November 17, 2019

The Socialist State Driven By Criminal Politicians – Dirty Dealings Within Maine’s Moose/Deer Permitting System

On April 30, 2019, President Donald Trump, through Executive Proclamation, declared, “Loyalty Day, 2019.” In that farcical proclamation the president stated: “We also remember those who have protected our values, and we renew our resolve that America will never be a socialist country.” It is your choice to continue to bury your head in the sand in denial that the United States Corporation “will never be a socialist country.” It is a socialist state and has been for a very long time. Perhaps the degree to which it exists is deepening as we speak, eventually reaching a point of no return and a destination of which few will even be aware of.

Part of what drives this spiraling downward toward oppressive socialism is the actions of criminal politicians, which essentially entails every last stinking one of them. There are many, many, examples of how this works. I am going to give you just one example and then you can attempt to extrapolate this illustration to fit nearly every act of a criminal government and those who perpetuate it.

The State of Maine runs a lottery each year to hunt moose. The Maine Department of Inland Fisheries and Wildlife (MDIFW) has other lotteries as well, including a lottery for the allocation of “Any-Deer Permits.”

There is money involved, of course, in this entire process which opens it up to corruption. In the example of the permits handed out for deer hunting, the majority of all those permits (this past deer hunting season there were nearly 85,000 permits issued) went to special interest groups. The criminal enterprise of the government politicians comes into play when a special interest group lobbies a crooked politician to take a piece of a pie – a pie once intended to be equally accessible by all taxpayers – and get special treatment to support and enable their wants and desires. The number of people effected by this immoral act of partisanship directly translates into votes for the politician, along with money payouts, that benefit the politician. So, what else is new…right?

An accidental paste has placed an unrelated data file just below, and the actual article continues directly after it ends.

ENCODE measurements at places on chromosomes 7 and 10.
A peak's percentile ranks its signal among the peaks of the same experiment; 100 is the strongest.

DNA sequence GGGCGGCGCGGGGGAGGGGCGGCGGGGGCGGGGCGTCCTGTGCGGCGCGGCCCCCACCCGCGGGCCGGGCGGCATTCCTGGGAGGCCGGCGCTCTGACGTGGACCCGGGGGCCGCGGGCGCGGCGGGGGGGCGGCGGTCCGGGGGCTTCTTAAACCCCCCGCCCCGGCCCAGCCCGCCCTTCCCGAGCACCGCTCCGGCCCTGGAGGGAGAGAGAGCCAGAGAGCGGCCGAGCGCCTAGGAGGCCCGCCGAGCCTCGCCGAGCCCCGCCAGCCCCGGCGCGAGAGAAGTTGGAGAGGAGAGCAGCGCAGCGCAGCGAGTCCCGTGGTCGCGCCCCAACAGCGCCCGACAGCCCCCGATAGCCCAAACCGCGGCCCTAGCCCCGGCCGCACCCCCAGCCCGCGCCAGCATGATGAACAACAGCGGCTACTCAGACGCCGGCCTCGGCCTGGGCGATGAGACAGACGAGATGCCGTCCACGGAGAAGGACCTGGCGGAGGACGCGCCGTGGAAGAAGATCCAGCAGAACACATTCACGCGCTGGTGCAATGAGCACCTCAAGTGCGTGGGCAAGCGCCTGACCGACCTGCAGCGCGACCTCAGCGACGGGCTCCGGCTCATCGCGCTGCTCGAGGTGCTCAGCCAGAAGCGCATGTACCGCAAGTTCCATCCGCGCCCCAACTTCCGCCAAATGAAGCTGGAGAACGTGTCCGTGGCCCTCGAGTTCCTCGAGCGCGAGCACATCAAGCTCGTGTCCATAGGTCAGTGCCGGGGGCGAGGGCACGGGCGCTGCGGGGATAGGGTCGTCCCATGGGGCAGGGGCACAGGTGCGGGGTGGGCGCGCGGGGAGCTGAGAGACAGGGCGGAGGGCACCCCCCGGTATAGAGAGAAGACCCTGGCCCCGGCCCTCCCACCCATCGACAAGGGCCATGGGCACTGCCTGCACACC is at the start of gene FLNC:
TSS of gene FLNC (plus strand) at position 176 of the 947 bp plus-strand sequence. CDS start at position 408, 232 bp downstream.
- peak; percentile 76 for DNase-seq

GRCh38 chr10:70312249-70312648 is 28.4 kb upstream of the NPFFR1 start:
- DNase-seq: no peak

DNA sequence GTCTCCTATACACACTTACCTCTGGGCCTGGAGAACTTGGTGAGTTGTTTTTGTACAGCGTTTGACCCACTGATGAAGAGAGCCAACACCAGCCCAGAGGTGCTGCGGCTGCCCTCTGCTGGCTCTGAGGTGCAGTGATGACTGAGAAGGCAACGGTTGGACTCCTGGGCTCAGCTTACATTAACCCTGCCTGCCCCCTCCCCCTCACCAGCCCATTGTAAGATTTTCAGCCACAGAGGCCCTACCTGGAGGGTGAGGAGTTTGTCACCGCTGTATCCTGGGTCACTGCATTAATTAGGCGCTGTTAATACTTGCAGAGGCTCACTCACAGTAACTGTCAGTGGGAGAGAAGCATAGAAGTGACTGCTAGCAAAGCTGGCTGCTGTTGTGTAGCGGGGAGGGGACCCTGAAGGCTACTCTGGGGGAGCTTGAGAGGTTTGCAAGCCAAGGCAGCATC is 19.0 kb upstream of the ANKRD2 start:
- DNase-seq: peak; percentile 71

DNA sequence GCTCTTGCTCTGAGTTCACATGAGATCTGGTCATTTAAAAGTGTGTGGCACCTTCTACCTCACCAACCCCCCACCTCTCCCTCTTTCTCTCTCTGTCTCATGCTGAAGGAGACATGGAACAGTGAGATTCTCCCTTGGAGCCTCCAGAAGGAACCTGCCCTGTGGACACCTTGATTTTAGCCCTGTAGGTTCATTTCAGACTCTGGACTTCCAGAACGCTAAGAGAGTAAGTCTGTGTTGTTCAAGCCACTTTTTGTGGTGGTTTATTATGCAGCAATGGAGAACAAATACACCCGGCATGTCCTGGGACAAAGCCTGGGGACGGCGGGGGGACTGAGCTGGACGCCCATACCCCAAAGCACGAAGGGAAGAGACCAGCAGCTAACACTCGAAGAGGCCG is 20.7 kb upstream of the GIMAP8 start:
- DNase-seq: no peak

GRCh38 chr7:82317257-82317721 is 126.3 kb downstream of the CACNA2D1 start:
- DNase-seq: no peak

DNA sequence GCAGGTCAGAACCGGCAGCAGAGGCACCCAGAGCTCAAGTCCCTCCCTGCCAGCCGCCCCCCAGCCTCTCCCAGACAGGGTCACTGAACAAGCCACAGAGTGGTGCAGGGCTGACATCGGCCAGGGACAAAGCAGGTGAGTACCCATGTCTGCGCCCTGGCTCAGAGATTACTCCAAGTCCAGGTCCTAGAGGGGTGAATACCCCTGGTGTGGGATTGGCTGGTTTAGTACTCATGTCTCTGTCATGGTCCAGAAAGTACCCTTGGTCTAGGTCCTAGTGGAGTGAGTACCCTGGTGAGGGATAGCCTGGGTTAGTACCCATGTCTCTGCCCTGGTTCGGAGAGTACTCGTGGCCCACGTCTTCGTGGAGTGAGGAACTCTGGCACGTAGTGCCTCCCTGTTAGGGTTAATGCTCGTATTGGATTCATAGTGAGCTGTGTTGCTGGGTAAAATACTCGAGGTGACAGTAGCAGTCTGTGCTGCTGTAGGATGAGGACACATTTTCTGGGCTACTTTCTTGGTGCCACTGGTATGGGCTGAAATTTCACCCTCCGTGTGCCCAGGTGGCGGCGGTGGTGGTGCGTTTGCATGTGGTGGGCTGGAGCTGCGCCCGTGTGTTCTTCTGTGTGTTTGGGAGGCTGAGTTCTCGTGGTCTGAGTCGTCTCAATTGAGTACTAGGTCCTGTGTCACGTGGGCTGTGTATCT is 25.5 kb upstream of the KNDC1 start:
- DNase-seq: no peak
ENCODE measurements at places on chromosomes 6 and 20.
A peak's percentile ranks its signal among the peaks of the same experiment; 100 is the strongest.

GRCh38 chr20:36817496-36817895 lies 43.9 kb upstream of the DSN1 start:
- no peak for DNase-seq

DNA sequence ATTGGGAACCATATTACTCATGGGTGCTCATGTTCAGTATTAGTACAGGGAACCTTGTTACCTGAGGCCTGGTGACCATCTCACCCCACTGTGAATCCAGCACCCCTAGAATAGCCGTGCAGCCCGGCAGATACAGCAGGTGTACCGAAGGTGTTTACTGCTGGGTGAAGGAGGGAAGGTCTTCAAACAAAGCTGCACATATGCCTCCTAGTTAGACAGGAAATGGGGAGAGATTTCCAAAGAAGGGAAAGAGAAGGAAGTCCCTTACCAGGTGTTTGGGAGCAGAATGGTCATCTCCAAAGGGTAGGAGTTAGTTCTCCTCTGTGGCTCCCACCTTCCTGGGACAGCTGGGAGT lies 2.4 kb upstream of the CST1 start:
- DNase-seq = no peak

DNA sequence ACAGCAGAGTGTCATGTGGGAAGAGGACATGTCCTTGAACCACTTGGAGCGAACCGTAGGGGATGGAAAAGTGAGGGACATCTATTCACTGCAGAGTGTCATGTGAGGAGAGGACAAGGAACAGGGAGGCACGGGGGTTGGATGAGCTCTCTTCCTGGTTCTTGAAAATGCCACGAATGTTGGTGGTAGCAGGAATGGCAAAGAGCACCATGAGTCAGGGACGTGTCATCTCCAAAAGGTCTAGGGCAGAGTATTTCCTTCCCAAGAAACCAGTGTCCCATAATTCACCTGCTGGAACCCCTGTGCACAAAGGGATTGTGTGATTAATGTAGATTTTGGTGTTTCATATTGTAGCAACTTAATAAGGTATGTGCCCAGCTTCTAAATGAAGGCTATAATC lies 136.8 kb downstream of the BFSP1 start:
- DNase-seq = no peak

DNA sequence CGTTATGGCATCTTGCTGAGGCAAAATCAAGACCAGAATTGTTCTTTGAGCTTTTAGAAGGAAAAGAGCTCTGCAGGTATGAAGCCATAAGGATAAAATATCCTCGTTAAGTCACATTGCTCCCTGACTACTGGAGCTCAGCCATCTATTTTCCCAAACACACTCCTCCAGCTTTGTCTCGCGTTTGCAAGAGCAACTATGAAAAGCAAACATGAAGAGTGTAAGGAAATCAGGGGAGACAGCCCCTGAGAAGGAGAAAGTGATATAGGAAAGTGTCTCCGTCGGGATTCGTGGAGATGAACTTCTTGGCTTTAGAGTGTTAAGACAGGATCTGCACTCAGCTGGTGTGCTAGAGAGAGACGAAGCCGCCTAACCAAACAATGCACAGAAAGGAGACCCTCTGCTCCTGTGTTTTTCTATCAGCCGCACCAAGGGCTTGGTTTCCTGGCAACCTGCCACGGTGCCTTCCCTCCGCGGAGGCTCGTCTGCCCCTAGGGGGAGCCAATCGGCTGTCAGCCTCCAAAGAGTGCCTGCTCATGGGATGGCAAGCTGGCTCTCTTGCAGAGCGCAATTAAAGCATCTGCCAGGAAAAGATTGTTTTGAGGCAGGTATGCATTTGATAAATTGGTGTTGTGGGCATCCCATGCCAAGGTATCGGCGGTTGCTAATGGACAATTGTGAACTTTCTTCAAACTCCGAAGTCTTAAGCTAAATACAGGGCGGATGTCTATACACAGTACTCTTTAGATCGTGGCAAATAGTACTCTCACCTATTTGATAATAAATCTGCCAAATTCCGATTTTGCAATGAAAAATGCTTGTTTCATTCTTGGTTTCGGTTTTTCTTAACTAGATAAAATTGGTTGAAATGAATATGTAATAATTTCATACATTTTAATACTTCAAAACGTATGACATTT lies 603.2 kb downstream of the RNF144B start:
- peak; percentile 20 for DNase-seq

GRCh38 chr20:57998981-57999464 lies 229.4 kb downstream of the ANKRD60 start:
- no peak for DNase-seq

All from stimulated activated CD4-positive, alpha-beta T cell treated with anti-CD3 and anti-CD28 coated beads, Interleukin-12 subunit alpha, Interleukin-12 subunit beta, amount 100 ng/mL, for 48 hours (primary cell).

The moose lottery is a bit different but utilizing the same crooked actions. In this case, moose permits, of which there are far fewer than for deer, are given out according to who has the most money and persistence to game the system. There are far fewer moose permits than for deer and thus the value increases exponentially, which in turn drives the corruption. In addition to the unfair lottery system used to decide who gets a permit, crooked politicians and special interest groups have lobbied the Maine Legislature to get a piece of the moose pie.

Hiding behind a socialist bit of totalitarian nonsense, someone convinced the Legislature that a certain number of moose permits should be given over to the “lodging and outfitters” (wink-wink) because their business sucks and they need the government to prop them up. If you don’t understand what this means, maybe I can help you. It means, a crooked politician or a group of them (in this case the Maine Legislature) uses the authority they have garnered to promote the socialism (oppression and more need for government assistance which spells job security for the politician) of a simple moose lottery to pay off, indirectly, potential voters and any reaping the rewards of a greased hand through financial support for campaigns and other sinister actions.